- The man has left behind a tremendously rich legacy and here are five lessons of leadership that we can learn from Jobs, a born visionary who is also a genius leader.
“Being the richest man in the cemetery doesn’t matter to me. Going to bed at night saying we’ve done something wonderful… that’s what matters to me.” ― Steve Jobs
In August 2012, renowned writer Walter Isaacson penned a piece on Steve Jobs titled “The Real Leadership Lessons of Steve Jobs” for Harvard Business Review. In that, he wrote that by the time Jobs died in October 2011 (he was only 56), he had built Apple into the world’s most prized company and transformed as many as seven industries, namely, personal computing, animated movies, phones, music, tablet computing, retail stores and digital publishing! Isaacson, who wrote Jobs’s biography in 2011, had no hesitation thus to infer that the latter belonged to the league of some of the US’s greatest innovators like Thomas Edison, Henry Ford and Walt Disney. “None of these men was a saint, but long after their personalities are forgotten, history will remember how they applied imagination to technology and business,” Isaacson wrote in his piece.
If you have been assigned the task of making a list of some of the famous leaders the modern world has seen, you just cannot ignore the name of Jobs. The man is an icon for a generation of people who aspire to make it big in the tech world. But how did Jobs become such a path-breaking leader? What is that he did differently? There is no doubt that the man was thinking about things differently and was courageous enough to lay out the path for others to follow. Born to Abdulfattah Jandali, a Syrian immigrant, and Joanne Schieble in San Francisco in February 1955 and adopted by Paul and Clara Jobs (née Hagopian), Jobs was instrumental behind setting up a company that had the ability to renew itself time and again instead of creating just an awesome product. It would be wrong to equate Jobs’s success with either iPhone or Mcintosh but Apple which went on to become one of the most innovative companies of the current era. Jobs not only co-founded Apple in his parents’ garage in 1976. He saw it coming full circle by getting ousted in 1985 and returning to rescue it from near bankruptcy in 1997. Jobs died at his home in Palo Alto, California, on October 5, 2011, due to pancreatic neuroendocrine tumor.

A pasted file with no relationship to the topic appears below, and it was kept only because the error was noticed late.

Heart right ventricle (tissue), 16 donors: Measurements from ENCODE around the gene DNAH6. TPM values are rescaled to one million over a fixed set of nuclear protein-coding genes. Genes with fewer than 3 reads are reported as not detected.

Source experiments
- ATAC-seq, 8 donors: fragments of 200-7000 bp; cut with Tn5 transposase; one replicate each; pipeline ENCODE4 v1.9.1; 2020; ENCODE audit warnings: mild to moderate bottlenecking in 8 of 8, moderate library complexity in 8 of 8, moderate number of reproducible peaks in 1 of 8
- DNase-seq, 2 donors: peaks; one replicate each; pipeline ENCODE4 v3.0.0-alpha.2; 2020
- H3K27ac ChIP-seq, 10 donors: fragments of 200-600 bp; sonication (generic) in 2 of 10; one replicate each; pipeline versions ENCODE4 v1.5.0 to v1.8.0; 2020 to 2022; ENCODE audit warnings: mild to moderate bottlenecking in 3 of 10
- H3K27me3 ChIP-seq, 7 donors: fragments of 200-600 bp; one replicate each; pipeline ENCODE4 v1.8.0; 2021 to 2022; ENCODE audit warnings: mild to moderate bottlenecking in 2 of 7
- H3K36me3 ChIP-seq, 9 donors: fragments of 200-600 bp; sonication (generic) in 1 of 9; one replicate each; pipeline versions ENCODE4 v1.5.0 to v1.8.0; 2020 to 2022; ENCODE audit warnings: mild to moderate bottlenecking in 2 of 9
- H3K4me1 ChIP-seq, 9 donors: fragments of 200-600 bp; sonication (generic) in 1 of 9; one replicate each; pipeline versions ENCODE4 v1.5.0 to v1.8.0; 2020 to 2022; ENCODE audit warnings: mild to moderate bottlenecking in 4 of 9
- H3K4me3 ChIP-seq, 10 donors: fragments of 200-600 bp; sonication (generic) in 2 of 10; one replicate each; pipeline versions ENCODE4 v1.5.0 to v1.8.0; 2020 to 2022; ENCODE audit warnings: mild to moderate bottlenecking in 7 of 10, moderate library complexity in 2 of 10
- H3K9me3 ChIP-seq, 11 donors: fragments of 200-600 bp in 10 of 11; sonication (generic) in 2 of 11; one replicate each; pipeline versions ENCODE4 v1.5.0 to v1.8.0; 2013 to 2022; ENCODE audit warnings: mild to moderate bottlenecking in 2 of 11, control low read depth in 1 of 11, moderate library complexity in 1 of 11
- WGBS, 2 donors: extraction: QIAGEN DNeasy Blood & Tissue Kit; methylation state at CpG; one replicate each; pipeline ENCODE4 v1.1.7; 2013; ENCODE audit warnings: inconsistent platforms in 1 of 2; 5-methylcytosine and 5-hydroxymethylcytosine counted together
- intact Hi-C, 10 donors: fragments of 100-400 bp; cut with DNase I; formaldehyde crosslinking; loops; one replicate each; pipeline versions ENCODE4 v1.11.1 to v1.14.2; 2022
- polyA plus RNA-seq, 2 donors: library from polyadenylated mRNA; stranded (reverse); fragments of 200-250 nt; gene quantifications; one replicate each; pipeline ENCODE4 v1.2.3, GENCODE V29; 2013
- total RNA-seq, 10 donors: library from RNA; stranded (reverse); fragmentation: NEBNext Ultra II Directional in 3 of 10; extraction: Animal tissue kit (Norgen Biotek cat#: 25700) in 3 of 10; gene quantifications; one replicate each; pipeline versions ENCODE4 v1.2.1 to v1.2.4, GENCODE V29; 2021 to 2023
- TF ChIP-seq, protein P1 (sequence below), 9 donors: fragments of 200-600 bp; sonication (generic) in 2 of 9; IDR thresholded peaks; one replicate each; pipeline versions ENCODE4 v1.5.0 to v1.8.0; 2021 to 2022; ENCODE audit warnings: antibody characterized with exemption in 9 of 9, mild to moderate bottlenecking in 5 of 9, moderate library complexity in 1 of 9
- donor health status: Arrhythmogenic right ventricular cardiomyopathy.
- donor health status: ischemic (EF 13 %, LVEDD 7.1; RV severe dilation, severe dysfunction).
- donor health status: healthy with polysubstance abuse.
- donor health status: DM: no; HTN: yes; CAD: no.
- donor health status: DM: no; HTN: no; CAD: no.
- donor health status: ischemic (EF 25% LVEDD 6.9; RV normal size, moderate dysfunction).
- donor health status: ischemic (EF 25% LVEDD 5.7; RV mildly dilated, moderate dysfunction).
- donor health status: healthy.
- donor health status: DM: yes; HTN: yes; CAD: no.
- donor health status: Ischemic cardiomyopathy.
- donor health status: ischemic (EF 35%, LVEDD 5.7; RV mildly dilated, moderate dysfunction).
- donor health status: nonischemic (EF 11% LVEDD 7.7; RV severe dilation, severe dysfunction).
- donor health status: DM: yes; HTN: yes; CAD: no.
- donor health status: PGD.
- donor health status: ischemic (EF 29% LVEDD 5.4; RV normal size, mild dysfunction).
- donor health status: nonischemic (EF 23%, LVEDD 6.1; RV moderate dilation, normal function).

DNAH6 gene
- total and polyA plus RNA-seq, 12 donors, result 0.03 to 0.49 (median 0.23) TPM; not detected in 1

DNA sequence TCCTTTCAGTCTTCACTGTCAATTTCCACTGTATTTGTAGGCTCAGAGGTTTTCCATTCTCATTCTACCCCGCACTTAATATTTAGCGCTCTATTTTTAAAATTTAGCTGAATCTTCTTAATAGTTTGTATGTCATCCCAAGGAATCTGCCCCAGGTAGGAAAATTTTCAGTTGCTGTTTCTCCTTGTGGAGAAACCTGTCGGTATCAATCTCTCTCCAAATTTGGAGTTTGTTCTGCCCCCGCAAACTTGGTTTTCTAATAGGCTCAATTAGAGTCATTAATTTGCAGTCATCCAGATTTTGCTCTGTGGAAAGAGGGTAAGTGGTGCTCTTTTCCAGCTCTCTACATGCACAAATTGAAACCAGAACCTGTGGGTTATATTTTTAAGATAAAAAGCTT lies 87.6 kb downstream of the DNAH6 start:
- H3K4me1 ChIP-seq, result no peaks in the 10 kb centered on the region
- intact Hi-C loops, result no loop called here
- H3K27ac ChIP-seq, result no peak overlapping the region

The man has left behind a tremendously rich legacy and here are five lessons of leadership that we can learn from Jobs, a born visionary who is also a genius leader.
Never get distracted from your priorities:
No matter what the situation is, it is important for a leader to not lose sight of things he/she is supposed to do — as a matter of passion or responsibility. Jobs’s own roller-coaster ride is an example. In 1997, when the co-founder of Apple returned to the company, 12 years after his removal, it was in a mess. Jobs saw that the company was producing a lot of not-so-great products and he was disappointed with it. To save Apple, which was on the verge of bankruptcy, Jobs focused on the creation of four great products instead. He famously said once that deciding what not to do is as important as deciding what to do and that is what he did after returning to Apple. As a leading entrepreneur, you also need to keep in mind the same point. Prioritizing your activities helps you in addressing the key tasks first and when you are putting your sharp focus on the more important things, you also accomplish the other work of eliminating the elements that distract you. Another aspect of the prioritization is that you never say no to your passion irrespective of your worse experiences.